US 3106473 A
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Oct 8, 1963 l c. M. HOLLENBECK 3 1 AQUEoUs SMOKE SOLUTION FOR USE IN FooDsTUFFs 06473 AND METHOD oF PRODUCING SAME v Filed DSG. 27, 1961 j? ys.
t finished product.
United States Patent O AQUEOUS SMOKE SOLUTION FOR USE IN FOOD- STUFFS AND METHOD OF PRODUCING SAME Clifford Maurice Holleubeck, Manitowoc, Wis., assignor to Red Arrow Products Corporation, Milwaukee, Wis.,
a corporation of Wisconsin Filed Dec. 27, 1961, Ser. No. 162,546 12 Claims. (Cl. 99-229) This invention relates to an improved process of manufacturing an aqueous wood smoke avored solution, a novel wood smoke flavor solution, the useof the solution in foods and novel apparatus useful in producing the Wood smoke solution.
This application is a continuationinpart of my copending applications Serial No. 796,729, tiled March 3, 1959, now abandoned, Serial No. 53,147, filed August 31, 1960, now abandoned, and Serial No. 143,571, filed October 9, 1961.
A common method of imparting a wood smoke avor to foods is by contacting the food directly with the smoke. Direct smoking of foods, however, has many shortcomings. Chief among these is the lack of flavor control due to only the surface of the food coming in contactwith the smoke. As a result, the degree of smokiness depends upon the intensity and type Vof wood smoke; the
area, time and temperature of contact; and extent of deposition of wood tars on the food surface.
From the standpoint of flavor control, it is greatly desirable to add wood smoke flavor to a food by means of a well characterized and controlled smoke flavor bearing product. Aqueous smoke flavor solutions have been used for this purpose before but none to date has been sufficiently well characterized or reproducible from the standpoint of having a desirable combination of flavor components. An advantage in the use of my smoke solution product in foods, over those usually sold in commerce, lies in its superior and reproducible liavor.
The commercially available smoke avor solutions for use in foods comprise either the product from the destructive distillation of wood, or the condensate or aqueous solution of the constituents of smoke from wood burned with a limited amount of air. The major differences between a liquid smoke product produced with limited burning, and that from destructive distillation lie in the extent of break-down or cracking of insoluble tarry material. In destructive distillation more of the insoluble material is broken down and solubilized and the resulting solution is higher in the undesirable phenolic and hydrocarbon compounds and lower in insoluble resins than with limited oxidation. (See Pettet and Lane, A Study of the Chemical Composition of Wood Smoke, J. Soc. Chem. Ind. 59, 118 (1940) (Table IV).)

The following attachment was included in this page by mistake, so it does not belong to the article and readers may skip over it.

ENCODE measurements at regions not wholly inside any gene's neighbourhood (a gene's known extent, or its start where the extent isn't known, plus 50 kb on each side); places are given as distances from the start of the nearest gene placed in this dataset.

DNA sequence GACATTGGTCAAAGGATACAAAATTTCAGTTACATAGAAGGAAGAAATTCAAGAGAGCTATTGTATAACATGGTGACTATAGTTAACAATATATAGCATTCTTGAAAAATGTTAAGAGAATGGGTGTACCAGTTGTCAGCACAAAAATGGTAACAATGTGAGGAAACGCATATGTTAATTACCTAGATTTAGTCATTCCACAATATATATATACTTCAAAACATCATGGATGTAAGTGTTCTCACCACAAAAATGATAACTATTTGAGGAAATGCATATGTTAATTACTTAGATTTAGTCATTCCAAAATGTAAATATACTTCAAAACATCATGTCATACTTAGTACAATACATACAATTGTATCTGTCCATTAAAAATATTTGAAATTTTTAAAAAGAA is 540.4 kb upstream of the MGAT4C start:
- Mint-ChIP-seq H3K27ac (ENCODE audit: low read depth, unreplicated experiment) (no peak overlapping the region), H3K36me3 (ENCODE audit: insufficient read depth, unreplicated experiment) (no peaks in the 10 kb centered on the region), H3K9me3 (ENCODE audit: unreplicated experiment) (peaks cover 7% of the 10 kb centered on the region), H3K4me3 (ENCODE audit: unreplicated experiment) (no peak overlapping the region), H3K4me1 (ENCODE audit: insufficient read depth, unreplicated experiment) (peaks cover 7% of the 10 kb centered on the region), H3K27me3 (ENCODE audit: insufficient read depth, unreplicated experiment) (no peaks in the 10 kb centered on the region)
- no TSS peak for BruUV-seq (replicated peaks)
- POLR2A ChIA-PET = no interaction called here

From a smoke flavor standpoint, it is desirable to limitthe extent of breakdown of the insoluble tars since a high phenolic content in the product imparts an undesirably strong creosotic-like flavor to the product and because increased cracking and solubilization of the tarry residues also increases the possibility of pharmacologically undesirable substances being present in the For these reasons, it is better to produce more insoluble tarry material in the smoke by producing the smoke with limited burning and then to separate this from the smoke flavor solution.
Wood smoke is a very complex mixture containing a diversity of compounds ranging from gaseous carbon dioxide and the relatively volatile liquid methanol to the resinous solids in the tarry fraction. Pettet `and Lane, supra, have shown that the composition of wood smoke changes with, among other things, the rate of air flow over the smoldering wood, the combustion temperature,
Patented oct. s, 1963 ice* type and variety of wood and the means of collecting the product. All of these things to some extent affect the nature of the smoke flavor recovered in an aqueous smoke product.
It has been discovered according to the present invention that an aqueous wood smoke ilavored solution of superior avor and reproducible properties free of undesirable materials can be produced by the repetitive countercurrent extraction of wood smoke with cool to warm water and advisably until the titratable acidity of the acidic and phenolic substances in the aqueous smoke extract is at least 3% by weight of the solution. However, if upon a single extraction with water the titratable acidity of the smoke solution reaches at least 3%, further recycling need not be made.